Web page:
26.09.2009 - 27.09.2009
If Harare had given me some culture shock, Pretoria was a revelation. I was fine on arrival, walking through the city and getting a bus to the house of some lovely and welcoming CouchSurfers who I stayed with. But the following Day, with some things to get and some chores to do, I went to Menlyn Mall. And that really freaked me for a few minutes. It was so busy, so opulent and obviously wealthy, and in a way, so white.
Possibly for security reasons and possibly for logistical reasons (everybody pretty much drives everywhere in South Africa, so large parking lots are required), South Africa has developed shopping along American lines: Large malls out in the suburbs, with city centres not especially important, and in many towns and cities, virtual no-go areas. And there are malls everywhere: new ones are sprouting up all over the place, of ever increasing size.
Menlyn Mall was large even by South African standards, and to somebody who had been away for a while, it was an incredible shock. It was painfully obvious that I really am back in what some people would call civilisation.
My introduction to South Africa was slightly atypical, and pretty much involved all the big no-nos that guide books and locals desperately impart on you for your own safety. I arrived in Pretoria not really knowing where I was going, walked through the city alone with my bags, got on a city bus to my destination (even the driver seemed utterly confused by my appearance), and then on my first evening/night went to downtown Johannesburg. If you pay any attention to the guidebooks, that combination of events pretty much has me dead on the spot. A couple of weeks later, talking to 3 South African friends, all looked at me with utter horror at the thought of taking a bus: Between them, they had only made ONE journey (if you exclude 1 of their commutes on a school bus when younger) by bus in South Africa in their entire lives, and that event had obviously left such an impression on the girl in question as to as good as require her to go into therapy. City Buses in South Africa seem to mean poor, and black, and no white South African I subsequently encountered would ever dream of using one.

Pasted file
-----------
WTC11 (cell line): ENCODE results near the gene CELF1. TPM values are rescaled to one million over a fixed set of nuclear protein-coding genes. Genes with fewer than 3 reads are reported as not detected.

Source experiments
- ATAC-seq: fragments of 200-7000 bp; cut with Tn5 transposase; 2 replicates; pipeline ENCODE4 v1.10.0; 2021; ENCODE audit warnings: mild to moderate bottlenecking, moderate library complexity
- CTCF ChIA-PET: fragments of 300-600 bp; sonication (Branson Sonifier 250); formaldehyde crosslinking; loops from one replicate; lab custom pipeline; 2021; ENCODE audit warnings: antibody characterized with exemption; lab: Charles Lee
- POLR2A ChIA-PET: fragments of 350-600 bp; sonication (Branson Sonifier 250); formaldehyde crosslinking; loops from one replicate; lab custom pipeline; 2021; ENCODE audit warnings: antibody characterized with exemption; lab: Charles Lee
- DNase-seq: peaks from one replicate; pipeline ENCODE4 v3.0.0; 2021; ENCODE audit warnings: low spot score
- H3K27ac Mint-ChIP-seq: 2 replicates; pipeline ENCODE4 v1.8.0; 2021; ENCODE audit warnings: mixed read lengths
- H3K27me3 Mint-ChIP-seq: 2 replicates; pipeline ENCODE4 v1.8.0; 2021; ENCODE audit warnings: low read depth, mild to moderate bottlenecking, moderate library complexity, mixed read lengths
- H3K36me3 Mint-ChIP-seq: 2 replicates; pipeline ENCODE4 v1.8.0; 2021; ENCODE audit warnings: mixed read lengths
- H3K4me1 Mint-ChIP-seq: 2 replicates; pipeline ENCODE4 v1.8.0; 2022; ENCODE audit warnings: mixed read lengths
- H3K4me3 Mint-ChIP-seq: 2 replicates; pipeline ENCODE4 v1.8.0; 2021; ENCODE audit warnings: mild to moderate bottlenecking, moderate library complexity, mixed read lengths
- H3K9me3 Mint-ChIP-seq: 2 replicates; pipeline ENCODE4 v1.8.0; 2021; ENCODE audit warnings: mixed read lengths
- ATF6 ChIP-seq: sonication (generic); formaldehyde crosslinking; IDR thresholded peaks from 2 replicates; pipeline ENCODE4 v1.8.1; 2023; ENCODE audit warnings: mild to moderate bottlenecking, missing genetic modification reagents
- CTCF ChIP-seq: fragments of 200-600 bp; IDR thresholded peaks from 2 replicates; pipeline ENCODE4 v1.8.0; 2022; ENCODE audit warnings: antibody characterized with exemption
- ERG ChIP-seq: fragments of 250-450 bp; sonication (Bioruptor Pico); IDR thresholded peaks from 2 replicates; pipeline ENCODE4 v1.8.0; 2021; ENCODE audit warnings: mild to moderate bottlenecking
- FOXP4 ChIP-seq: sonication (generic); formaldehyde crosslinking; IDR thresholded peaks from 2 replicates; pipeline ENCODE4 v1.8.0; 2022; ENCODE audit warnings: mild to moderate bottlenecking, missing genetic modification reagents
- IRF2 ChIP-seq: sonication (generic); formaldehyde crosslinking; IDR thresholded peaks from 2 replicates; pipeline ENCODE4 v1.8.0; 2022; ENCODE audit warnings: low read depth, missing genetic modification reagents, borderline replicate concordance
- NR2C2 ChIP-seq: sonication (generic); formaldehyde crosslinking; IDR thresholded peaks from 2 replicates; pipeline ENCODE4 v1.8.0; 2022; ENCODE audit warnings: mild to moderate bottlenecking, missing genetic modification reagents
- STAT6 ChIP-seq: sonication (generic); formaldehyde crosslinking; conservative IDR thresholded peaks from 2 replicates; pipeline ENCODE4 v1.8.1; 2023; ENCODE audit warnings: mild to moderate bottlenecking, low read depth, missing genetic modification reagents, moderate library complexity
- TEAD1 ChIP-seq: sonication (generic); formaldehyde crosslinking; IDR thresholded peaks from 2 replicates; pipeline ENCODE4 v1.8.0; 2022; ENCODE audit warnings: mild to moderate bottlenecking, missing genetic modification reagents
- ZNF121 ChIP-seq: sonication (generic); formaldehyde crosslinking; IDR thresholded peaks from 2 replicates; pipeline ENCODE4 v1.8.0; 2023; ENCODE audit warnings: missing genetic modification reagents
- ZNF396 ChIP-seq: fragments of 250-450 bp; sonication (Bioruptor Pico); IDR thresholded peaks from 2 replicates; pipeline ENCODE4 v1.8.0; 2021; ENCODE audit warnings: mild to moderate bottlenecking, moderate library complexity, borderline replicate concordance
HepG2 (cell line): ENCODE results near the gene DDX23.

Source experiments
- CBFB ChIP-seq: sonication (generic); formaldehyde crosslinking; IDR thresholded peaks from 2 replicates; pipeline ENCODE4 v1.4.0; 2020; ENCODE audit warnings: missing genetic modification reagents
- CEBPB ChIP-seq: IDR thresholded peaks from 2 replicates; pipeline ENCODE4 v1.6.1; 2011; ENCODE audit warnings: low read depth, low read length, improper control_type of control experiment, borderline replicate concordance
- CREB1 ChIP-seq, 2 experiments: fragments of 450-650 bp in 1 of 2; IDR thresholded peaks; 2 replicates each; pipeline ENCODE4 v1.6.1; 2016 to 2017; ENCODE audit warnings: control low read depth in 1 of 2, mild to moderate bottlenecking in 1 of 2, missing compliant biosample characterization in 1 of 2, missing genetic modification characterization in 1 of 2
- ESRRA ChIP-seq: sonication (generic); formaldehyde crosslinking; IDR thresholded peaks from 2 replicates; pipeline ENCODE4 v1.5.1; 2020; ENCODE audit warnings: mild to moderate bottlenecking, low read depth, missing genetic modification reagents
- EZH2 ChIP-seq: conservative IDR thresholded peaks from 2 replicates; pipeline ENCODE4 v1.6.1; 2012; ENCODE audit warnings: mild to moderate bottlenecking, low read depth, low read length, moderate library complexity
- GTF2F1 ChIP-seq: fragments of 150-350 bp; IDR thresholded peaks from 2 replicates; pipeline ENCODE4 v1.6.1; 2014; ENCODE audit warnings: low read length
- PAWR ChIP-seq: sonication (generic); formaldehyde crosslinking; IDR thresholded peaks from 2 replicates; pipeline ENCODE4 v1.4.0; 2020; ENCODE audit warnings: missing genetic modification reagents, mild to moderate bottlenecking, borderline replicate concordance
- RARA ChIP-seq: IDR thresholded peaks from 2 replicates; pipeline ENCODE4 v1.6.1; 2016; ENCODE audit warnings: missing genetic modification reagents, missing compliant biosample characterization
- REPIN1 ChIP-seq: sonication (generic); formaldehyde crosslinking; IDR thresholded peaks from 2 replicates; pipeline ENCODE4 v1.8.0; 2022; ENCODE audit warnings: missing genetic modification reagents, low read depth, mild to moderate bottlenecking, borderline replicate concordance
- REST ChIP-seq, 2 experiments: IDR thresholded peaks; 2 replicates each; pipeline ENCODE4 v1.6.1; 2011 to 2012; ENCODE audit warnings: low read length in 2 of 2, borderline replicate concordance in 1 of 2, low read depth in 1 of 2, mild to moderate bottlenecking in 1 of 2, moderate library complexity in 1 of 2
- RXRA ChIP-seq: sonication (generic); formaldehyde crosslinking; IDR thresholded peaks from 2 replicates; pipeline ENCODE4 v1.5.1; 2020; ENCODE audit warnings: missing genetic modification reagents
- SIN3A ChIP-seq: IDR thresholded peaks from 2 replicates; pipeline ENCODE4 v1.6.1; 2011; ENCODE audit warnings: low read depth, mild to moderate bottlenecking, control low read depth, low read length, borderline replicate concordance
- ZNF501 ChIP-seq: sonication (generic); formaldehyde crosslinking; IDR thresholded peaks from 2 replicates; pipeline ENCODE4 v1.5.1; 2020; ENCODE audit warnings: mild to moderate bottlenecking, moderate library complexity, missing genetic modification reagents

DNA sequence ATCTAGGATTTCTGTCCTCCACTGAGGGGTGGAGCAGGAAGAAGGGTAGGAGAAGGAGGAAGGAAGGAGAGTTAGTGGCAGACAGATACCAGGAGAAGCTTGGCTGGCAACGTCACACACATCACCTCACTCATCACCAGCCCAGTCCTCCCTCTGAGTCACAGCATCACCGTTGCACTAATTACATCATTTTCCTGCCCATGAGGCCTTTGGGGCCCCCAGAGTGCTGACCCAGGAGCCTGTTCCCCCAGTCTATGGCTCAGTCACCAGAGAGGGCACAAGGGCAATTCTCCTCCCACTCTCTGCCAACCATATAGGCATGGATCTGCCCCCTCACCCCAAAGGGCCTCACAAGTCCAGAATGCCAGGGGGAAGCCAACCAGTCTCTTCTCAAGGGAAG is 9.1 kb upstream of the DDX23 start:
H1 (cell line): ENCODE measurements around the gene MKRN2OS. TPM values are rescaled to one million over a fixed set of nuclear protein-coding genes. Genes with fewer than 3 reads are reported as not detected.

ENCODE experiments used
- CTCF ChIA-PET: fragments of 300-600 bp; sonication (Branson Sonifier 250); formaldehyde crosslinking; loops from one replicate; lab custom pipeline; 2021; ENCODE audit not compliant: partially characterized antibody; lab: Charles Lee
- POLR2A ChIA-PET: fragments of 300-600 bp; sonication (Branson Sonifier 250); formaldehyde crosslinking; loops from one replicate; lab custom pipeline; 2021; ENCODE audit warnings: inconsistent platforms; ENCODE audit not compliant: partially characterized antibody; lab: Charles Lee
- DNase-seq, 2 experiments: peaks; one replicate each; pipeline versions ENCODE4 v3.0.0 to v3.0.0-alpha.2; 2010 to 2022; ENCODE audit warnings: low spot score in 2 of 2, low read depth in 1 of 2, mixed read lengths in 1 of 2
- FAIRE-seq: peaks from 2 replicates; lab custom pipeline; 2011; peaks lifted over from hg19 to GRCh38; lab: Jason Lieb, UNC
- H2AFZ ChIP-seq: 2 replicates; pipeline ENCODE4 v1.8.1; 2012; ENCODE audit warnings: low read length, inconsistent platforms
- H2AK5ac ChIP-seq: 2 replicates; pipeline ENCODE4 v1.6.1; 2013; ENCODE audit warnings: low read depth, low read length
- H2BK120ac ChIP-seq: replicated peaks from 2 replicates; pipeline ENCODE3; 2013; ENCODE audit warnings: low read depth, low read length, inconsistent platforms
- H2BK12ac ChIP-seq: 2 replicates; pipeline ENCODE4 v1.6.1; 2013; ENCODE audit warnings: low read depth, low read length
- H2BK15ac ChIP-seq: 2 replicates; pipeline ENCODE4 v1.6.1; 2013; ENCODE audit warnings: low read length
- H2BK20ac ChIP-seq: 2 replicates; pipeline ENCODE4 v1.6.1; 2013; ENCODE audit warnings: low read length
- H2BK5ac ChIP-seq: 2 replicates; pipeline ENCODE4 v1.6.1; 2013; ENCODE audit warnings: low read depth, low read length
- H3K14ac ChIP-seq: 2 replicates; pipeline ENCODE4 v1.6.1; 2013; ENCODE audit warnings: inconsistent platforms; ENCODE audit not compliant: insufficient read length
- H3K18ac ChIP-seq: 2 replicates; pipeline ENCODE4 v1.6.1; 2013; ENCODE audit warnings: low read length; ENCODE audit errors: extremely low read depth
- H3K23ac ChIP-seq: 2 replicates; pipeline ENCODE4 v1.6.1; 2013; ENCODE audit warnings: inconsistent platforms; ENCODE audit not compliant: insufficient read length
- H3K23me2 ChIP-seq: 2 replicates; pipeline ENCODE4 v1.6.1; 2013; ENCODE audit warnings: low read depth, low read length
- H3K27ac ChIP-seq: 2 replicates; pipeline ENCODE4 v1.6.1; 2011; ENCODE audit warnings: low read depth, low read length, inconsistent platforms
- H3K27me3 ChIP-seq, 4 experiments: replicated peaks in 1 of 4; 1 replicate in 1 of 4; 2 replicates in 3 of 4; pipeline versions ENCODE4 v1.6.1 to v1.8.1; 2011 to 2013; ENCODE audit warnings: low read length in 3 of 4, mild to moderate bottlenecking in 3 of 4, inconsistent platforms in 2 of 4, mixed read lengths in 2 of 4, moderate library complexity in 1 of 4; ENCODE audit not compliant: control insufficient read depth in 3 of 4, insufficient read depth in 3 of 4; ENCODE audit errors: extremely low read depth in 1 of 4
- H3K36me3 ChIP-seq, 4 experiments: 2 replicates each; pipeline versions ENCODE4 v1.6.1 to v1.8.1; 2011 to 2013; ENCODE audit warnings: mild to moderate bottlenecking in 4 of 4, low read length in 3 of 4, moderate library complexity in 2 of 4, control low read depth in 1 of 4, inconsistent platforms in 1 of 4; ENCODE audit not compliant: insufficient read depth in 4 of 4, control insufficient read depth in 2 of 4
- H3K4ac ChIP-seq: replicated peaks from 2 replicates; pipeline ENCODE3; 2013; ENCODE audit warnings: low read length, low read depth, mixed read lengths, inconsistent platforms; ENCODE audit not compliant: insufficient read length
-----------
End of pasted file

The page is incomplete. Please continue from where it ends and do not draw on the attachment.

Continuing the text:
Johannesburg (or Jo'burg, Joburg or Jozi, depending on your preference) at night was not a death wish, but rather the chance to go to a concert which i couldn't really turn down. An annual music and culture festival, we got the chance to listen to a variety of musicians and styles from across Africa: Namibian, Senegalese, Mozambican and my favorites, a Tuareg ensemble from Mali were amongst them. It was the first 'real' live music i had seen in many months, and I loved it.
A couple of days later, i moved down to Jozi properly for a couple of nights. Not entirely by choice, I must admit, and I got treated to huge dust storms and a couple of magnificent thunder storms for my efforts. But I had to come to Joburg. Maaret and Fred were coming back to Africa, and had arranged to arrive at OR Tambo airport at the wonderfully user friendly time of 04:55. A quick glance at recent flights showed that it was averaging over 30mins early. And I knew there would be hell to pay if I was not at the airport to meet them.